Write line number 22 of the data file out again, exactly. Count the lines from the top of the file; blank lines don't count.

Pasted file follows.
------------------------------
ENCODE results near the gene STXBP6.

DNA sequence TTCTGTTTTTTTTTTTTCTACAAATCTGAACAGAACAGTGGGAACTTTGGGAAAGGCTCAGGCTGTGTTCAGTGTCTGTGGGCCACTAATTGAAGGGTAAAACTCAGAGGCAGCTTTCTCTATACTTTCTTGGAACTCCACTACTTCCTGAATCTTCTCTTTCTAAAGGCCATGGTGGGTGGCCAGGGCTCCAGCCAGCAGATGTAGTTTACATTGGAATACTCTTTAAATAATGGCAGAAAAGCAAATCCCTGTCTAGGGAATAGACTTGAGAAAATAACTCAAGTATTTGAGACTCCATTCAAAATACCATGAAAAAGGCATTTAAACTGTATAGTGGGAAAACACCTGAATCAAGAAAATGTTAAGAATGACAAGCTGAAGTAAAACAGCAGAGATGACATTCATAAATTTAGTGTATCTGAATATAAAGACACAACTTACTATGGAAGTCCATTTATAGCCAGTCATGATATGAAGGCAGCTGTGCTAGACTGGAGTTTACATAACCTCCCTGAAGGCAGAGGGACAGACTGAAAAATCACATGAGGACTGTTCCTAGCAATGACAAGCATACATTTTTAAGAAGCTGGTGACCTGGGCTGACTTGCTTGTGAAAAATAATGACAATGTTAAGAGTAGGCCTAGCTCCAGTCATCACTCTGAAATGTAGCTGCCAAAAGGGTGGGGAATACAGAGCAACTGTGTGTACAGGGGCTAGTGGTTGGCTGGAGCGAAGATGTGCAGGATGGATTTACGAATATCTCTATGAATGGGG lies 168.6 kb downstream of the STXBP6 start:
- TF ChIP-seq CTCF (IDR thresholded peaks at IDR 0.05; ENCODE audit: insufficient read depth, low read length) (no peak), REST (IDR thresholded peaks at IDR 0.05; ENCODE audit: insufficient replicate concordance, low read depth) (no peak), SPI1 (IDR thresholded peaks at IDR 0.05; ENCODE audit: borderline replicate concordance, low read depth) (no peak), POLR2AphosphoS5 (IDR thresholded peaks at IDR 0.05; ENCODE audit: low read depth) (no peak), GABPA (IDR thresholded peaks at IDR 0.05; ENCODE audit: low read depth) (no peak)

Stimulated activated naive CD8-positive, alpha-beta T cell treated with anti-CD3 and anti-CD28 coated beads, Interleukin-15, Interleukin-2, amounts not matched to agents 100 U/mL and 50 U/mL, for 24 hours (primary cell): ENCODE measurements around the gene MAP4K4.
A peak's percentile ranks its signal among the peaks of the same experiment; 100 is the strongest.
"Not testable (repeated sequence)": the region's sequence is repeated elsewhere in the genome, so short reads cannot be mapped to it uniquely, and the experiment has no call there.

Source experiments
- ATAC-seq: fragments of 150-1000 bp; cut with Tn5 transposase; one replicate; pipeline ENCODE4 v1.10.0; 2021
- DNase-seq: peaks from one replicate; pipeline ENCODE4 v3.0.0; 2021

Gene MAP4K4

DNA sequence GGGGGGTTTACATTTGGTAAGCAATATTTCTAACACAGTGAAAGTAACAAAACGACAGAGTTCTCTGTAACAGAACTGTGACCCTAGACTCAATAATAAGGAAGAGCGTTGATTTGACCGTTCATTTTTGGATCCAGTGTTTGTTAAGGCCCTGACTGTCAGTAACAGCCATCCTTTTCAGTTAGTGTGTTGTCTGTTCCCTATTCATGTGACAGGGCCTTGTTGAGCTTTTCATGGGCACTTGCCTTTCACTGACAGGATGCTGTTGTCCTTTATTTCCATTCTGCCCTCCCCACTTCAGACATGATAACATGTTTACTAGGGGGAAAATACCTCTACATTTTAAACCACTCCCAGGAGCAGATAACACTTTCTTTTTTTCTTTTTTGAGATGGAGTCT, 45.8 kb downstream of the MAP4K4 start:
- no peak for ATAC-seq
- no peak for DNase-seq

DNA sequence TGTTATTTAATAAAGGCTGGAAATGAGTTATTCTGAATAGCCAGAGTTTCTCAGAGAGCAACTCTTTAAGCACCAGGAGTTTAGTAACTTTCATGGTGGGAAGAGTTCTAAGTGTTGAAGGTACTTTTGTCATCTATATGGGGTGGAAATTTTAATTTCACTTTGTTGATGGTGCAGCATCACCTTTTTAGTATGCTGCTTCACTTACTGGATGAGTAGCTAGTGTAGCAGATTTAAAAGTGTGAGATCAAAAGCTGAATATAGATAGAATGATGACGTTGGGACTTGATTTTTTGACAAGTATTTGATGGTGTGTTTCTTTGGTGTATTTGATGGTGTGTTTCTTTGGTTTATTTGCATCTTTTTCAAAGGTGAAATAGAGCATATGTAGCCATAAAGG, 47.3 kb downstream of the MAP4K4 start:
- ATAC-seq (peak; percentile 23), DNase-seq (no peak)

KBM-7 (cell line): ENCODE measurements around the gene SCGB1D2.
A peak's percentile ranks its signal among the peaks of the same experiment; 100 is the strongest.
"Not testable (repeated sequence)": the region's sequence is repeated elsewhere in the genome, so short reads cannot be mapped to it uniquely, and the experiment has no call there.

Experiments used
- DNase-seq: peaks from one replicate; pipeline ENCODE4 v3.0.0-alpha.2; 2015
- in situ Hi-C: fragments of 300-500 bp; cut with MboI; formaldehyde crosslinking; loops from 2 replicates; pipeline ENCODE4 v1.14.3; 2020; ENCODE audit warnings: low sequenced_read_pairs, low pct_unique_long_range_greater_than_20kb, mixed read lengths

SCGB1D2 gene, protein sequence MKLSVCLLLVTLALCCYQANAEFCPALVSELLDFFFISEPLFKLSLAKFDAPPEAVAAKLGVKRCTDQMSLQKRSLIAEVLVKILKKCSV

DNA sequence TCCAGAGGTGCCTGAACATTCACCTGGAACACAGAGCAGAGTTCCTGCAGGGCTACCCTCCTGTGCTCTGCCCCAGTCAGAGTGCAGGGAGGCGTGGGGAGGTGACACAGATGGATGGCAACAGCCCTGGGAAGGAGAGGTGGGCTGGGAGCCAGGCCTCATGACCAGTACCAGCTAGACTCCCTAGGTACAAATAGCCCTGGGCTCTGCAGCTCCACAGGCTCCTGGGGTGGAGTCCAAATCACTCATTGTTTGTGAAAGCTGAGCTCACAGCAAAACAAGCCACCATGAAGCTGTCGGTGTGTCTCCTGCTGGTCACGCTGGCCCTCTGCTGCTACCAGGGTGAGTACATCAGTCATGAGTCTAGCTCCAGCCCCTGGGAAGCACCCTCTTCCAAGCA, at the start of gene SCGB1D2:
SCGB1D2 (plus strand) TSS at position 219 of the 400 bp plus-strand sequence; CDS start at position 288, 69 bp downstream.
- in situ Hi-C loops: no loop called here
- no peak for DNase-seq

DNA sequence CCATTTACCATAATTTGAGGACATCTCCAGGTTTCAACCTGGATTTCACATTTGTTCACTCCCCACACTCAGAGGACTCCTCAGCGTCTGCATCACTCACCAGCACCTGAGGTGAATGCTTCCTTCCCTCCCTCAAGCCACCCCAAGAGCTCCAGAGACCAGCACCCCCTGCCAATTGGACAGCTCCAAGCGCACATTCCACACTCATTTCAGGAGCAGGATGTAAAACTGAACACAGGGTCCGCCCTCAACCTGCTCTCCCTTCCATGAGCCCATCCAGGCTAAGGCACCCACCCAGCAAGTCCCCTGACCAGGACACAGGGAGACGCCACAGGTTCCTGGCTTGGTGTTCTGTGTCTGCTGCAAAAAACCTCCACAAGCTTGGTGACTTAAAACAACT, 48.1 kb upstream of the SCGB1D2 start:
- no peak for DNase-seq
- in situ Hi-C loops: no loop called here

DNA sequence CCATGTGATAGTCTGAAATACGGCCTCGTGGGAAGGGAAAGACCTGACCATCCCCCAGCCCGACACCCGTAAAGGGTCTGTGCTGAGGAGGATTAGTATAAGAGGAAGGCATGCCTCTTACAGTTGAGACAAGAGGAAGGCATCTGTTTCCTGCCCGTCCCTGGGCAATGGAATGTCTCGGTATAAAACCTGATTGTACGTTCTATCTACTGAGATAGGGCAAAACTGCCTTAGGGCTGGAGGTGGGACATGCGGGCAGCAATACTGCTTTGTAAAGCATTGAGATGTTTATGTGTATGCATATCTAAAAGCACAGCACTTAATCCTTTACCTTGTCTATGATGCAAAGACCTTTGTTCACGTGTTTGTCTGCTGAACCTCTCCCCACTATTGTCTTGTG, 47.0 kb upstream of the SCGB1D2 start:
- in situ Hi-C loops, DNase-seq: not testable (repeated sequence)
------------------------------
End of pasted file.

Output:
SCGB1D2 gene, protein sequence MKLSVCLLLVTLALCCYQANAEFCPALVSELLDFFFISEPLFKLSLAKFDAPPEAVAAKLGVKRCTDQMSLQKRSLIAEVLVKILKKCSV